Installing carpet requires specialized knowledge. Professionals can provide a smooth, durable finished installation job. Most pros charge about $5 per square yard. Removing and hauling away old carpet adds about $4 per square yard to the installation costs—or about $256 for a typical 16x16-foot family or living room. Installation (or reinstallation) of trim and repair or reinforcement of subflooring costs extra. Several other factors affect the cost of new carpet installation.
The cost of the carpet itself plays a role in the overall cost of new carpet installation. The most affordable olefin or polyester carpet costs as low as $1 or $2 per square foot and high-quality wool carpet can cost up to $10 or more per square foot.
Here is a quick primer on carpet material, including the pros and cons of each type:
Wool. Attractive because of its luxurious look and feel, wool is also the most expensive. Although it is durable, wool is also susceptible to fading and moisture absorption because it is a natural fiber.
Nylon. This synthetic, wool look-alike resists wear and staining, comes in a huge range of colors and color blends, and is easier to maintain and more affordable than wool.
Polyester. Like nylon, polyester is a durable, affordable synthetic fiber that resists fading, wear, and mold and mildew. Quality varies widely with polyester carpet, so check its construction and density before you buy (see below).
- Olefin: Also known as polypropylene, olefin is the fastest-growing—and least expensive—fiber used in carpet today. It is known for being extremely stain resistant and well-suited to high-traffic areas. Cost-effective Berber (loop pile) carpet is typically made of olefin.
The construction of the carpet and the yarn used to make it also affect the long-term wear—and price—of carpet. Here are the two main considerations:
Twist: The way the fiber filaments are spun into yarn and how the yarn is, in turn, twisted upon itself is called "twist." Twist is usually locked into the fiber with a steam or heat setting. The tighter the twist, the more the carpet will resist changes in appearance and texture.
- Density: The amount of pile in the carpet and how close the tufts are to one another is "density." In general, the more dense the carpet, the better the quality. Check density by pressing your fingers on the carpet to try to reach the backing. In a denser carpet, it will be difficult to reach the backing with your finger. Another test you can do is to bend a piece of the carpet into a U-shape with the tufts facing outward. The less backing you see between tufts, the denser the carpet.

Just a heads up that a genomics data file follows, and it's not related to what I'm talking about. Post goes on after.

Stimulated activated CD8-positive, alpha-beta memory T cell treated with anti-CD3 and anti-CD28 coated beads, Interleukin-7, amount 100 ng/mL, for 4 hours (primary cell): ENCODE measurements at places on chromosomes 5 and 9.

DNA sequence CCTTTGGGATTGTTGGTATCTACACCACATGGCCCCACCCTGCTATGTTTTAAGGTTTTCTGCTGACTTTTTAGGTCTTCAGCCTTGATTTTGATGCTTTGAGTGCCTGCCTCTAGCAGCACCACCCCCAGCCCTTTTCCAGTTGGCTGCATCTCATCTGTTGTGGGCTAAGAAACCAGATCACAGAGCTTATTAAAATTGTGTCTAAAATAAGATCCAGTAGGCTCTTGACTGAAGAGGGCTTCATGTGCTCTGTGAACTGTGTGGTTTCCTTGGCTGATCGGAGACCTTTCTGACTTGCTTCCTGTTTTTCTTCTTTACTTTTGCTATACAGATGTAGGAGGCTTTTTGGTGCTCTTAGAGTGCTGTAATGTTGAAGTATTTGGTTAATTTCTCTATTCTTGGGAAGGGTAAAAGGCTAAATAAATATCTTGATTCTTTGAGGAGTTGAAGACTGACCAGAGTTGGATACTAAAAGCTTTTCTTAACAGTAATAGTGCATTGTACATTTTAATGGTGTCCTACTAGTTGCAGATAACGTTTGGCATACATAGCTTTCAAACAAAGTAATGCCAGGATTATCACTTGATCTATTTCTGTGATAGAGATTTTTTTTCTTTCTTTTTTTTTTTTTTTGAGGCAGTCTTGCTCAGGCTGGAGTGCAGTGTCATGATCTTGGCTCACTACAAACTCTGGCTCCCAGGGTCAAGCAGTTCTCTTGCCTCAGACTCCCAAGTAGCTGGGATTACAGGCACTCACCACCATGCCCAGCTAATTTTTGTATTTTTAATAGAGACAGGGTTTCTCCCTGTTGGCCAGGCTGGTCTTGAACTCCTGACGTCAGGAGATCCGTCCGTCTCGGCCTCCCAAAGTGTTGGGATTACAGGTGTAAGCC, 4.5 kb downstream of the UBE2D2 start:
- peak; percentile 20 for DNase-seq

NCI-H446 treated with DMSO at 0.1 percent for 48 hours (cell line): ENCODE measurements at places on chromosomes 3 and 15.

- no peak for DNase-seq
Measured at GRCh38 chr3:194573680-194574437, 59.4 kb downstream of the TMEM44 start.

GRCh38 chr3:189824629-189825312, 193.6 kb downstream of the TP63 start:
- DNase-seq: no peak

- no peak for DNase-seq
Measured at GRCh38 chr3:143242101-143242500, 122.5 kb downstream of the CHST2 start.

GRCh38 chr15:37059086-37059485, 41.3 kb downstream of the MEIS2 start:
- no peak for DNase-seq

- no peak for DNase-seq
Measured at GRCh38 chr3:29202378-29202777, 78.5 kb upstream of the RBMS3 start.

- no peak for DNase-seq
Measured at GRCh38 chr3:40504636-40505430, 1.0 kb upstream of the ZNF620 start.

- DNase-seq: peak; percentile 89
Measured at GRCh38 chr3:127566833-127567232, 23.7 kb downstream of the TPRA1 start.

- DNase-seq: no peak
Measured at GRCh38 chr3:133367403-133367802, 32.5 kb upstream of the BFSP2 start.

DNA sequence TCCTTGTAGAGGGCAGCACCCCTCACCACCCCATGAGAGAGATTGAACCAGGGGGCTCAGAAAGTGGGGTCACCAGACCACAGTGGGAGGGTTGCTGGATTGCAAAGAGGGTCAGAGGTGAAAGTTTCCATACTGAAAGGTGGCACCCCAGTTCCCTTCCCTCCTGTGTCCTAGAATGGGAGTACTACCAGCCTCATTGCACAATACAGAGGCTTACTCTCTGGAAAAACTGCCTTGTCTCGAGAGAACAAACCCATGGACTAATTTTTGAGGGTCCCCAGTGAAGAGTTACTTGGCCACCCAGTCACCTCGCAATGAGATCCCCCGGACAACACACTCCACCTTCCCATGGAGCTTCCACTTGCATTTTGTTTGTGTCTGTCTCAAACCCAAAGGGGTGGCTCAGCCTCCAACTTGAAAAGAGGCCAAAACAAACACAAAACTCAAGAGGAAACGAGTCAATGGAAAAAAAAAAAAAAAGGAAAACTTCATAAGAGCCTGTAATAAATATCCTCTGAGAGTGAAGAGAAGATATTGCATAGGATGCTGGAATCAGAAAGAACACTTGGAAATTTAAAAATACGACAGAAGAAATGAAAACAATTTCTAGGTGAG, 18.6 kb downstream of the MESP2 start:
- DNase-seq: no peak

The style or weave of carpet can also affect its durability and cost per square foot. Here are a few options:
Saxony: Standard, medium-height cut pile available in many different looks (velvety or textured)
Berber: Low-profile loop-pile carpet whose name actually refers to its traditional color scheme of a light base with darker flecks
Frieze: A modernized shag carpet that features long fibers that have been tightly twisted. Generally, friezes tend to be durable thanks to the high twist of the fibers. Sometimes called California shag.
- Cut-and-loop: Low-profile carpet in which some fibers are cut and some are tightly looped, creating an interesting look and texture
Installation of new moldings, baseboards, transition strips, thresholds, or other wood or metal trim adds $200–$300 to the overall cost, depending on how much is needed.
Some carpet professionals can do repairs to the subfloor before installing new carpet if necessary. Most charge an hourly rate of $50–$70 an hour plus materials such as additional plywood. Repairs will be required if there has been water damage, for example.
Padding and other extras
Costs for carpet padding start at $1 per square foot, depending on its thickness. If carpet installers have to make special cuts for irregular angles in a room or if they need to conceal seams where two pieces of carpet are stretched to cover one area, overall costs will be higher to cover the extra time involved.
Professionals charge between $3 and $10 per stair for carpet installation, which includes the step and the riser. Box stairs, with walls on each side, or stairs with spindles that installers must work around, cost about $15–$25 per stair.
- Some carpet installers will help move furniture before and after installation, and they may or may charge extra for this task. Be sure to ask about this before you hire an installer.